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BioAlfa: Bioliteracy for Costa Rica



Costa Rica’s natural heritage is one-million-plus species of wild multicellular organisms. It is 4% of the world’s biodiversity. These species live everywhere in the country, but they are concentrated in the 25% that is natural forest and in unperturbed marine ecosystems. To incorporate and integrate these species and their ecosystems into Costa Rica’s socio-economic fabric, and therefore sustain them into perpetuity, we need to come to intensively know who they are, where they live, what they do, how to find them, and freely distribute this information to all society. The way to accomplish this is via DNA barcoding, or molecular analysis, so we can have precise identifications of every species in Costa Rica. These barcodes will be placed in an open-source, publicly available database. With this web-based biodiversity encyclopedia, a bioliterate society has diverse opportunities to non-damagingly use this enormous national resource and minimize its footprints on it. GDFCF supports and helps facilitate Costa Rica’s stated goal to become the first tropical country in the world to fully know its biodiversity via the ambitious BioAlfa project, which was formally launched by a Presidential Decree in June, 2019. A variety of articles, papers, and presentations have been produced that further elaborate on this bold vision to advance tropical biodiversity conservation in the 21st century.

On June 11, 2019,  Costa Rica Environment Minister Carlos Manuel Rodríguez and President Carlos Alvarado signed the BioAlfa decree, confirming government support for this initiative.

Resources and Background Information

Parataxonomist Hazel Cambronero photographing a moth as part of the database inventorying and curation of each species that comes through the central BioLep laboratory before being pinned and hand carried to a formal collection inside or outside of Costa Rica.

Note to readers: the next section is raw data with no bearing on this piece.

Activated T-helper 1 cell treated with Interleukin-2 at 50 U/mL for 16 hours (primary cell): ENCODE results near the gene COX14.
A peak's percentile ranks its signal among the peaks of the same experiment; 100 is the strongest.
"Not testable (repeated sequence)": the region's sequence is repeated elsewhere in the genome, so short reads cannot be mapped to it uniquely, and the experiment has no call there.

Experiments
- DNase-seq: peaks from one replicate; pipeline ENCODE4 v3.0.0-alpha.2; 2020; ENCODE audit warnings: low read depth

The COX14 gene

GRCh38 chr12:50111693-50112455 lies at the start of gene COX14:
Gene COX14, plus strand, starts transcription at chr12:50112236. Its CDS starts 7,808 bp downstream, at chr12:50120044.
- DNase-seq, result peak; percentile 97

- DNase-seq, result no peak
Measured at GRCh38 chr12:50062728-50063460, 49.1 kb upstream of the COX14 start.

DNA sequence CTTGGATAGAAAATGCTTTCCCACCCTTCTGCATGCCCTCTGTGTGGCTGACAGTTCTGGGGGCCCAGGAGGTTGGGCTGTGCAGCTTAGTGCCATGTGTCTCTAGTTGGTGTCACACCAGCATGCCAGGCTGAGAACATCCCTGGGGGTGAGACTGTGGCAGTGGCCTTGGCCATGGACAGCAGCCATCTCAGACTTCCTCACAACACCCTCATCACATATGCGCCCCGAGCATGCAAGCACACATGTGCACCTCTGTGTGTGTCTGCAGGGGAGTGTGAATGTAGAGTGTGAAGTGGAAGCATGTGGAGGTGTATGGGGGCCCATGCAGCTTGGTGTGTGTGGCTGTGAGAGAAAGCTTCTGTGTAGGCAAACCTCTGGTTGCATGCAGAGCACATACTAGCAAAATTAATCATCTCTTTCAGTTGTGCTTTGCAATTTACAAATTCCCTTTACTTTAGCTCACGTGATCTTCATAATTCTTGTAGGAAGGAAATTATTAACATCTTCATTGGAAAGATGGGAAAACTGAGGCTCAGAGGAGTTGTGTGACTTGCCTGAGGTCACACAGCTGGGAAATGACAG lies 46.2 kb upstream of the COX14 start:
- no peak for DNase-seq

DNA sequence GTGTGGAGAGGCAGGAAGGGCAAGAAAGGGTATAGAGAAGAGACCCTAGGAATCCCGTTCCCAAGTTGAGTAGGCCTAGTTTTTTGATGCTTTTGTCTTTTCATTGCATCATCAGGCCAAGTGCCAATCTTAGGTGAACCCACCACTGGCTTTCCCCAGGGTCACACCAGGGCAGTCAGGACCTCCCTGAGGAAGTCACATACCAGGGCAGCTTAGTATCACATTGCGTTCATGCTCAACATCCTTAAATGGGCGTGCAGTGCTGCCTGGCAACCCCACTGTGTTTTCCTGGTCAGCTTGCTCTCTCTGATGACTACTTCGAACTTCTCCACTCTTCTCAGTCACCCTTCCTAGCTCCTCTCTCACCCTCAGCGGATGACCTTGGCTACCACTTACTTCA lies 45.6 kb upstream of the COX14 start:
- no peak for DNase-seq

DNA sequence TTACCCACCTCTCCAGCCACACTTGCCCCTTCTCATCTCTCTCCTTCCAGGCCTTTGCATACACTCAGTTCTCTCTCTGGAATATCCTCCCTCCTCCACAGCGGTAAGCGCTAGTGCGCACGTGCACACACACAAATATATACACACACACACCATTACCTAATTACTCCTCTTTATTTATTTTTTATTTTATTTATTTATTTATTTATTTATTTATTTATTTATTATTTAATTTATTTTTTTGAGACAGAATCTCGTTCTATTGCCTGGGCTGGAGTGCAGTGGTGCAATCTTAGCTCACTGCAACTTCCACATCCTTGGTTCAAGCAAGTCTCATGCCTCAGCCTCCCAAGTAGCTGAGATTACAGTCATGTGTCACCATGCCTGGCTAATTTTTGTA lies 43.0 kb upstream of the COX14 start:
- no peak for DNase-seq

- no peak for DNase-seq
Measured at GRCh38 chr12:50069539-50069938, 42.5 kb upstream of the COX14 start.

A group of Rothschildia erycina moths (the official ACG logo moth) ready for eventual storage at the Smithsonian Museum of Natural History in Washington, D.C.


How Exactly Does DNA Barcoding Work?

We'd like to give you a visual tour of what happens with species discovery in ACG.

1. Parataxonomists Hazel Cambronero and Sergio Rios collect specimens in the forest, not knowing what every one is but generally leaving behind those that they feel they already understand.

The ACG focus, which GDFCF supports in full force, is on finding all species of moths and butterflies (Lepidoptera), their parasites, and their food plants, for all of its terrestrial 1,200 km2.  The Lepidoptera may be winged adults, as above at a car battery-powered light trap, or wild caterpillars from the plants they are feeding on in the forest, to be reared in captivity to see what species they are.  This means find it, know who it is, know where it lives and what it eats, and document all that on the web. Roughly 11,500 species of moths and butterflies have been found out of an estimated 15,000 species, across the three forest ecosystems of ACG, along with 3,500+ species of parasites and 2,500+ species of food plants.